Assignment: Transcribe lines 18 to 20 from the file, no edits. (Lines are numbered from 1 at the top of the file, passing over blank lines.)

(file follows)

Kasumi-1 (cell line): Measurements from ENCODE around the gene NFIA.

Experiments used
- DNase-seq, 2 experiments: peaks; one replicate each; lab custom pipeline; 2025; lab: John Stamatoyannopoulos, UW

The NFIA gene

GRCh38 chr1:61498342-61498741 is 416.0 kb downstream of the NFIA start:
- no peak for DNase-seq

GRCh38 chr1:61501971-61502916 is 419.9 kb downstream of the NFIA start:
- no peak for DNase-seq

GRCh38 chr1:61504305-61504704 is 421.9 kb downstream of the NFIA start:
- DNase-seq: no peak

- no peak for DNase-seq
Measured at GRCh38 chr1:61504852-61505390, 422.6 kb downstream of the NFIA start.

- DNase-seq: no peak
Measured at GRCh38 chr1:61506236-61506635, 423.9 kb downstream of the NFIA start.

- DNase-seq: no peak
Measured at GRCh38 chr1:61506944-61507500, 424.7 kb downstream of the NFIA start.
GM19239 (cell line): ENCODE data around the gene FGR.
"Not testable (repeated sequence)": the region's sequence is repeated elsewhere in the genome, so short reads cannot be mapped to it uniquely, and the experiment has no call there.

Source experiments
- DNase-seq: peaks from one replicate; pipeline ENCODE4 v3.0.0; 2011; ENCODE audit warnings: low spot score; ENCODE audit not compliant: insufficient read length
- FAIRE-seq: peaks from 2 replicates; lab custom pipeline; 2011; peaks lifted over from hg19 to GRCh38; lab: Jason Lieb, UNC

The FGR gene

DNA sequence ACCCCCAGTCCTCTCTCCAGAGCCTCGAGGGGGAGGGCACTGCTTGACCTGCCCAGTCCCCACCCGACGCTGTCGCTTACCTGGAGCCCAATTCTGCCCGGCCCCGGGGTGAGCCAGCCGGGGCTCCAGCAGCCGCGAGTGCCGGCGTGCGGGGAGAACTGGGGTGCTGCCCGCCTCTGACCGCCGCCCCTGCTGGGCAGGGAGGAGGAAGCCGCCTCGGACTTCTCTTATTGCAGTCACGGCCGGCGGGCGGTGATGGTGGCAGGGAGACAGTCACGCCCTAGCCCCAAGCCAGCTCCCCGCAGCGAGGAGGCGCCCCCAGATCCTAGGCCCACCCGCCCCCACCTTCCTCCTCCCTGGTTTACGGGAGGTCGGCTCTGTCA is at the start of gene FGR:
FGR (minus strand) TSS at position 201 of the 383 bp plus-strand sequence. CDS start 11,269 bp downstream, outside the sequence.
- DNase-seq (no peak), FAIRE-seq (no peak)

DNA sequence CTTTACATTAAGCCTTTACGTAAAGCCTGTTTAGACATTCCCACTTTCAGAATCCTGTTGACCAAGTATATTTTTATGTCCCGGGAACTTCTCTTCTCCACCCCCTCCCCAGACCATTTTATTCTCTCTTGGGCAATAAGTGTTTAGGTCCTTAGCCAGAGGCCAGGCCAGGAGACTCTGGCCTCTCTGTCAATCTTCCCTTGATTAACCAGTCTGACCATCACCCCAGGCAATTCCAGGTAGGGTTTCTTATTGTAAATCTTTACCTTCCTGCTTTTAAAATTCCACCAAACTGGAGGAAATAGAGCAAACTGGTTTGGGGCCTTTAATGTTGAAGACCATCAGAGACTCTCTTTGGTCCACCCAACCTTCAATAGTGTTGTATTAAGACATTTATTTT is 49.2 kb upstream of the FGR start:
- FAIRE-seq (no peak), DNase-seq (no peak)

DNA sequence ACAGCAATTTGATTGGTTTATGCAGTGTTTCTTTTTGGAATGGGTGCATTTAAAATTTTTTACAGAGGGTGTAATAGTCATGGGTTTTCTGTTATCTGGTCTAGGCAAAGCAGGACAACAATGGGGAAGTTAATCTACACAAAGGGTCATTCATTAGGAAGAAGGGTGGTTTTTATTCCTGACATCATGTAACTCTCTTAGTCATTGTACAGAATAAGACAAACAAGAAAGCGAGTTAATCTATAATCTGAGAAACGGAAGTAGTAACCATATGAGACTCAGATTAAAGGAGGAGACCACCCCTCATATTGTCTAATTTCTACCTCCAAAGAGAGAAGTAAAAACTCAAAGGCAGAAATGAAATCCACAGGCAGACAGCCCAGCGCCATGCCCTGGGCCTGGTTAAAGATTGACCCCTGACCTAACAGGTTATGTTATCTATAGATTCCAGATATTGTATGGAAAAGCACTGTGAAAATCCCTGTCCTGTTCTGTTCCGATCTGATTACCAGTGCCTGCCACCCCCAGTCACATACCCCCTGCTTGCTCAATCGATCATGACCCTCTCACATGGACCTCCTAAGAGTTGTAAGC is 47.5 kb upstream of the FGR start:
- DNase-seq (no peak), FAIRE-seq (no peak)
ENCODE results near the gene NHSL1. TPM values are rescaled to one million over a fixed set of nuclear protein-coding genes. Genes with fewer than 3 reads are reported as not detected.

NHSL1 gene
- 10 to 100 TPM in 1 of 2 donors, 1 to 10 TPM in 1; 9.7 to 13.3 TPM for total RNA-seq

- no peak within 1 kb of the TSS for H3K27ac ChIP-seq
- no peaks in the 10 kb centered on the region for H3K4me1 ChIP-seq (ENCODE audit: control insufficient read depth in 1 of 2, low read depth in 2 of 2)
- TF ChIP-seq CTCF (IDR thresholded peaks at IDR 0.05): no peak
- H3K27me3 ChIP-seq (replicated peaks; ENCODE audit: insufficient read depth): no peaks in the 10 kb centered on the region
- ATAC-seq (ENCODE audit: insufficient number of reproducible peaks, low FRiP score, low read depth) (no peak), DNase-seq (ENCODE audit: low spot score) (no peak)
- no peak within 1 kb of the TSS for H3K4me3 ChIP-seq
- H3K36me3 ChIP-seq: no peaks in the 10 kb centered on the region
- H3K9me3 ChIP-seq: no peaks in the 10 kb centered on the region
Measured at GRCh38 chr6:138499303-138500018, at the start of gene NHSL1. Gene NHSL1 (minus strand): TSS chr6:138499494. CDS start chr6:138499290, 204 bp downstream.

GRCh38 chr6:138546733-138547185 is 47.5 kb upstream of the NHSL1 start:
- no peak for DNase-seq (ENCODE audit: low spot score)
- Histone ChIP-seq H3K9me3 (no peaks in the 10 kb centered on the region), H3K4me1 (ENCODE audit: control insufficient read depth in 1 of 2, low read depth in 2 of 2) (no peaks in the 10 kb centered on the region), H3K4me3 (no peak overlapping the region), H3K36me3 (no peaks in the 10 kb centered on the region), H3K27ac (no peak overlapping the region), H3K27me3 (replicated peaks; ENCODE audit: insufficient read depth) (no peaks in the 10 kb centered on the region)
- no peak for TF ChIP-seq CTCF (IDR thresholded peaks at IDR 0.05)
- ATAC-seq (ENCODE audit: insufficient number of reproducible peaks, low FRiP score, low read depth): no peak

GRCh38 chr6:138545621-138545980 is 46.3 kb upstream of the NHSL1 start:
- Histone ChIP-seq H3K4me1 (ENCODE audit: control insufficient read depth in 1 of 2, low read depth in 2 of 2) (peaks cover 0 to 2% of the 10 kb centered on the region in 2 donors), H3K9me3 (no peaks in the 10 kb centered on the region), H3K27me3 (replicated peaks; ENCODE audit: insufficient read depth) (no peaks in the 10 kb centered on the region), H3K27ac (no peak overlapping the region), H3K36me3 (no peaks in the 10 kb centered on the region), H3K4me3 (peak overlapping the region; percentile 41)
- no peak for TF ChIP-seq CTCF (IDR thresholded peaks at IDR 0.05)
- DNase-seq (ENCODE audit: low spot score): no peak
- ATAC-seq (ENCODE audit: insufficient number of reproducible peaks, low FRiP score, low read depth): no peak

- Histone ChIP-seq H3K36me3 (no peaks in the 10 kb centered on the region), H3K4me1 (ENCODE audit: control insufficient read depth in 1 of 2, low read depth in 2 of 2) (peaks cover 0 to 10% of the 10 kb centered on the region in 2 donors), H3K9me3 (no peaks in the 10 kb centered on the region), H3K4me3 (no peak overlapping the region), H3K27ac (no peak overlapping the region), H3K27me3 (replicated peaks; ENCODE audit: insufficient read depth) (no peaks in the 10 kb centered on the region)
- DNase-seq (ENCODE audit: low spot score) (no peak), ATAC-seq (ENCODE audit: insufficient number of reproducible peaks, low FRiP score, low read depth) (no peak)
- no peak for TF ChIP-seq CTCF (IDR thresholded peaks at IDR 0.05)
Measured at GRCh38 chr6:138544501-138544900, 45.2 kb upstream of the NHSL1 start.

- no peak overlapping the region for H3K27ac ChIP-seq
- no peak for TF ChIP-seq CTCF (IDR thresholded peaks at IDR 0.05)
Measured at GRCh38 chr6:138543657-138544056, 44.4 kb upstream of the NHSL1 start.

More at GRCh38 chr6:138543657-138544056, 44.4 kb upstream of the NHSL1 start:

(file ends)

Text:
"Not testable (repeated sequence)": the region's sequence is repeated elsewhere in the genome, so short reads cannot be mapped to it uniquely, and the experiment has no call there.

Source experiments
- DNase-seq: peaks from one replicate; pipeline ENCODE4 v3.0.0; 2011; ENCODE audit warnings: low spot score; ENCODE audit not compliant: insufficient read length